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Cheap commodities main reason for export plunge: India Ratings

Date 04-Jan-2016
Subject Cheap commodities main reason for export plunge: India Ratings

MUMBAI: Decline in global commodity prices, led by oil, and weakening euro are the key reasons for the continued fall in merchandise exports, says a report.

"The steep fall in export shipments is mainly driven by the fall in global commodity prices and the sharp weakening of the euro (averaged 16.6 per cent lower year-on-year)," India Ratings said in a report.

However, it added that the contraction in exports is not reflective of actual weakness in export volumes.

Merchandise exports have fallen by 16.1 per cent in US dollar terms over the 12 months ending November 2015.

According to Government data, exports slumped for the 12th straight month in November, declining 24.4 per cent, as petroleum exports plunged 53.9 per cent, followed by gems and jewellery (21.52 per cent), engineering goods (28.57 per cent) and iron ore (14.04 per cent).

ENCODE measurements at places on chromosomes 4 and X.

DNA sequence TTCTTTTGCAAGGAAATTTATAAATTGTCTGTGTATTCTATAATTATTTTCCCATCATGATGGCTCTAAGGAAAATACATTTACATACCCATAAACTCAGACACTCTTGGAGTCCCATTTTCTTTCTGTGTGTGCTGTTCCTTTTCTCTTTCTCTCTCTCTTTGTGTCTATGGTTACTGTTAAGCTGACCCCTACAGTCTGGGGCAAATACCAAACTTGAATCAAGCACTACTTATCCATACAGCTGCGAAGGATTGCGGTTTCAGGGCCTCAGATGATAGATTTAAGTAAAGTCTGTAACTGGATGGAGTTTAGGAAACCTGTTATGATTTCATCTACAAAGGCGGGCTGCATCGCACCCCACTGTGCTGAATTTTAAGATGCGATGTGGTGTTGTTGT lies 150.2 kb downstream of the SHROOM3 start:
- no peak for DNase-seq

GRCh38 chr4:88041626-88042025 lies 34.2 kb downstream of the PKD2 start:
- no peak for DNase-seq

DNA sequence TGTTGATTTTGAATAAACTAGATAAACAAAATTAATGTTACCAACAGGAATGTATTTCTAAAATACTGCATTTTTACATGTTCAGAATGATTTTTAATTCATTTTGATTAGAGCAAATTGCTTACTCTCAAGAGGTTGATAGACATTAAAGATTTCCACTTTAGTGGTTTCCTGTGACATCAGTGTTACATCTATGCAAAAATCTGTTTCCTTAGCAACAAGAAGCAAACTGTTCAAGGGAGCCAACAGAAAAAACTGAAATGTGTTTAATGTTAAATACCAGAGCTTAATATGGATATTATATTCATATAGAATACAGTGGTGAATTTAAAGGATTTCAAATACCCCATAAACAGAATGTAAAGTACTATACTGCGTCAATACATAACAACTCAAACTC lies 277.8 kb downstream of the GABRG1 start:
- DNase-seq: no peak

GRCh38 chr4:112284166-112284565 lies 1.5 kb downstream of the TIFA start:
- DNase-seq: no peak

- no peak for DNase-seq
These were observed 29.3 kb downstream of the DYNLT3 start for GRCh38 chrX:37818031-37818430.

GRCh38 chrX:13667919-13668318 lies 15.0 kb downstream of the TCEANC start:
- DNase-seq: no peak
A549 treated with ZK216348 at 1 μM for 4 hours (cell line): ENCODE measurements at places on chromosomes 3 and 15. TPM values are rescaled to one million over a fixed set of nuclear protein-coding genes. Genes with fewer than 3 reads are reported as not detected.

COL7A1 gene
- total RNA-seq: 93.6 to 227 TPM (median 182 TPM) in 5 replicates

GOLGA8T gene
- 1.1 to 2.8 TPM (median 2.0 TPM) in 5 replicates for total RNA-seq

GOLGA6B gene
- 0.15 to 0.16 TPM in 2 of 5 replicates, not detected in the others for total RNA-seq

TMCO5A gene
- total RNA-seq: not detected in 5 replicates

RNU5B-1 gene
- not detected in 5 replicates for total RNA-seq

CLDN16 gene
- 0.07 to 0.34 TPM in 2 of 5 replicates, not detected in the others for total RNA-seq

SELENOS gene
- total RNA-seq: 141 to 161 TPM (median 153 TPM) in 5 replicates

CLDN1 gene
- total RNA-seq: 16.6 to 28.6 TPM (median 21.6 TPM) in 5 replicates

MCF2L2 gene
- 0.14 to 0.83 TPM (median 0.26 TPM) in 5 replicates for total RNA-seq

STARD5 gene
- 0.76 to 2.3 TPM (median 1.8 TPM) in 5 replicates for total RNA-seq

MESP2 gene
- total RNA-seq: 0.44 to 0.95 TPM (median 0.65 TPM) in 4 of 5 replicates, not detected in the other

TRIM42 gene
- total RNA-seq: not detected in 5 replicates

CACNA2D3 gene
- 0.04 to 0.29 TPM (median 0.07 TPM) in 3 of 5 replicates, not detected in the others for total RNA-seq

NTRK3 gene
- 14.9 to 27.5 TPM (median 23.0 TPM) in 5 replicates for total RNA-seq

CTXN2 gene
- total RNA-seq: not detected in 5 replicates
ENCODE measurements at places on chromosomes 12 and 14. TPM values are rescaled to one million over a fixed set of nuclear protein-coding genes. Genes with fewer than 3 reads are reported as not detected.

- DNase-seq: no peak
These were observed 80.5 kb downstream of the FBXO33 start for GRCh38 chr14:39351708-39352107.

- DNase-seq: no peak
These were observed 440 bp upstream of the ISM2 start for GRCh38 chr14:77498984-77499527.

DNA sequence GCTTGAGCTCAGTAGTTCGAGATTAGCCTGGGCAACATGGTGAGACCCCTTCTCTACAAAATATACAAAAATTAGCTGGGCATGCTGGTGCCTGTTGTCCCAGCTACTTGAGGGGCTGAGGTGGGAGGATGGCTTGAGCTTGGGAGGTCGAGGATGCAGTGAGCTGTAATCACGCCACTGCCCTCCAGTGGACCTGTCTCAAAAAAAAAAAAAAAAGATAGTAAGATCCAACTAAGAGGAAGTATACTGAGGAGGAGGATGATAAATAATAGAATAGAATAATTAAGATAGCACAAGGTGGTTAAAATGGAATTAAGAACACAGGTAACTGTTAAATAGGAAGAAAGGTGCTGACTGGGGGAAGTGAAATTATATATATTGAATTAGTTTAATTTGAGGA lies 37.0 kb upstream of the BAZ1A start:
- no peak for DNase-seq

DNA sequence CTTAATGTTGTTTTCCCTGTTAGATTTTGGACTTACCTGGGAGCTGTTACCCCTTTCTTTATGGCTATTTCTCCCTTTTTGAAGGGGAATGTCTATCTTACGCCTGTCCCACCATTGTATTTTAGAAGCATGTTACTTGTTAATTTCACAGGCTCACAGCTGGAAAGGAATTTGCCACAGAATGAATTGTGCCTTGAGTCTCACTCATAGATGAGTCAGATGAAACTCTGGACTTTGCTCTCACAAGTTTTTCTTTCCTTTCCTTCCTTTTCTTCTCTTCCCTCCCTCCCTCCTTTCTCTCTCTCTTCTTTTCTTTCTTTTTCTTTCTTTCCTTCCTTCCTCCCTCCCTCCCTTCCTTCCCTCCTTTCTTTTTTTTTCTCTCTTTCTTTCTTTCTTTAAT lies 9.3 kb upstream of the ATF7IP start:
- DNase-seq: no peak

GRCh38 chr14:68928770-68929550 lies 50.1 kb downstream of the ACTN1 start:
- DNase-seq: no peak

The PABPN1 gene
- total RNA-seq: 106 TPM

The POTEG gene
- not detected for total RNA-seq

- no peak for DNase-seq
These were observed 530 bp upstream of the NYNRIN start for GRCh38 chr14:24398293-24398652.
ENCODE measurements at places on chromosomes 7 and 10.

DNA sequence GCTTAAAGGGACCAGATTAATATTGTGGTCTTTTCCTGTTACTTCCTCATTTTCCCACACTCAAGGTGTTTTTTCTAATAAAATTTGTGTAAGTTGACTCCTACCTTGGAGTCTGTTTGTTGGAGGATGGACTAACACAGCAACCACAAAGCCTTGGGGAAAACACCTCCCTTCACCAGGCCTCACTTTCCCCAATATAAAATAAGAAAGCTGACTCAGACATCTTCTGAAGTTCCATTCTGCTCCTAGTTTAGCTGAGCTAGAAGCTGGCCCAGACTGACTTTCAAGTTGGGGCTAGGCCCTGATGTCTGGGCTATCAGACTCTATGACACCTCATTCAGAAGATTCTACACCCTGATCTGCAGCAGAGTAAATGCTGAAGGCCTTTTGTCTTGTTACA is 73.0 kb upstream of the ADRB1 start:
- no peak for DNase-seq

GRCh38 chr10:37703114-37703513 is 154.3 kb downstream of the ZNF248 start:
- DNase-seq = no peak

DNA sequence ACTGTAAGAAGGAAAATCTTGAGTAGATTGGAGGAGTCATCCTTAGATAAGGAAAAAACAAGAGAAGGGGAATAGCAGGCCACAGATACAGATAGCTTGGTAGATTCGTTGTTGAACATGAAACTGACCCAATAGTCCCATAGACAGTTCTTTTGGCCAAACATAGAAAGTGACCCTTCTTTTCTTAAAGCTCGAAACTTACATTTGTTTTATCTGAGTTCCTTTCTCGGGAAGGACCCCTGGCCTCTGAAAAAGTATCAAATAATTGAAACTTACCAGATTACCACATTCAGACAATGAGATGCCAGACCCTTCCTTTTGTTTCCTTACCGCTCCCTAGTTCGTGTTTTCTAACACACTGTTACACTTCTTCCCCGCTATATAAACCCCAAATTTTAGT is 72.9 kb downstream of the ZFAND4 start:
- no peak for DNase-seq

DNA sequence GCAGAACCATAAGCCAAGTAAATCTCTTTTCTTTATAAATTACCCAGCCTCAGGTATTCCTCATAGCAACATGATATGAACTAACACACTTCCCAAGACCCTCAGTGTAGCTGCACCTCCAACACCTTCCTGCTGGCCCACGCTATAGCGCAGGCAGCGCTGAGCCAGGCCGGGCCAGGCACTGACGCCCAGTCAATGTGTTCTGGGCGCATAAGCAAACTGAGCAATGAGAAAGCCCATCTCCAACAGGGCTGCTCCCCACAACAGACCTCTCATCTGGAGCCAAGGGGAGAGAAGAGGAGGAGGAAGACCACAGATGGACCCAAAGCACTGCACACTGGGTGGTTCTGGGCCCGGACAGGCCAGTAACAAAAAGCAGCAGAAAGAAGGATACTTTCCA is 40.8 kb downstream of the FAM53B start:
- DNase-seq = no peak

The trade deficit for the April-November period stood at USD 87.54 billion, lower than USD 102.50 billion year-on-year. “Although global demand conditions remain sluggish, export volumes may not have fallen significantly," the report said.

Demand conditions in Asia, the OPEC and Africa have been hurt by falling commodity prices, moderating domestic demand and volatile exchange rates. However, Europe and the US continue to be supportive.

The report said about three-fourths of the decline is on account of a decline in exports of oil products and agri-commodities, in line with the fall in prices of these commodities.

A sharp decline in commodity prices has depressed the prices of many intermediate and manufactured goods, leading to a decline in the value of exported items, it explained. 

The rating agency expects the mixed performance of export oriented sectors to continue, with some sectors performing better than others.

The report added that nominal income growth of corporates in most exporting sectors will remain depressed due to the deflationary impact of falling commodity prices.

"Also, most corporates which have exposure to Europe may be unable to increase prices to offset the decline in margins caused by the depreciation of the euro due to stiff competition from other Asian exporters," it said.

The report also believes that the credit profile of exporting corporates is unlikely to improve even in those sectors which are witnessing modest demand growth.


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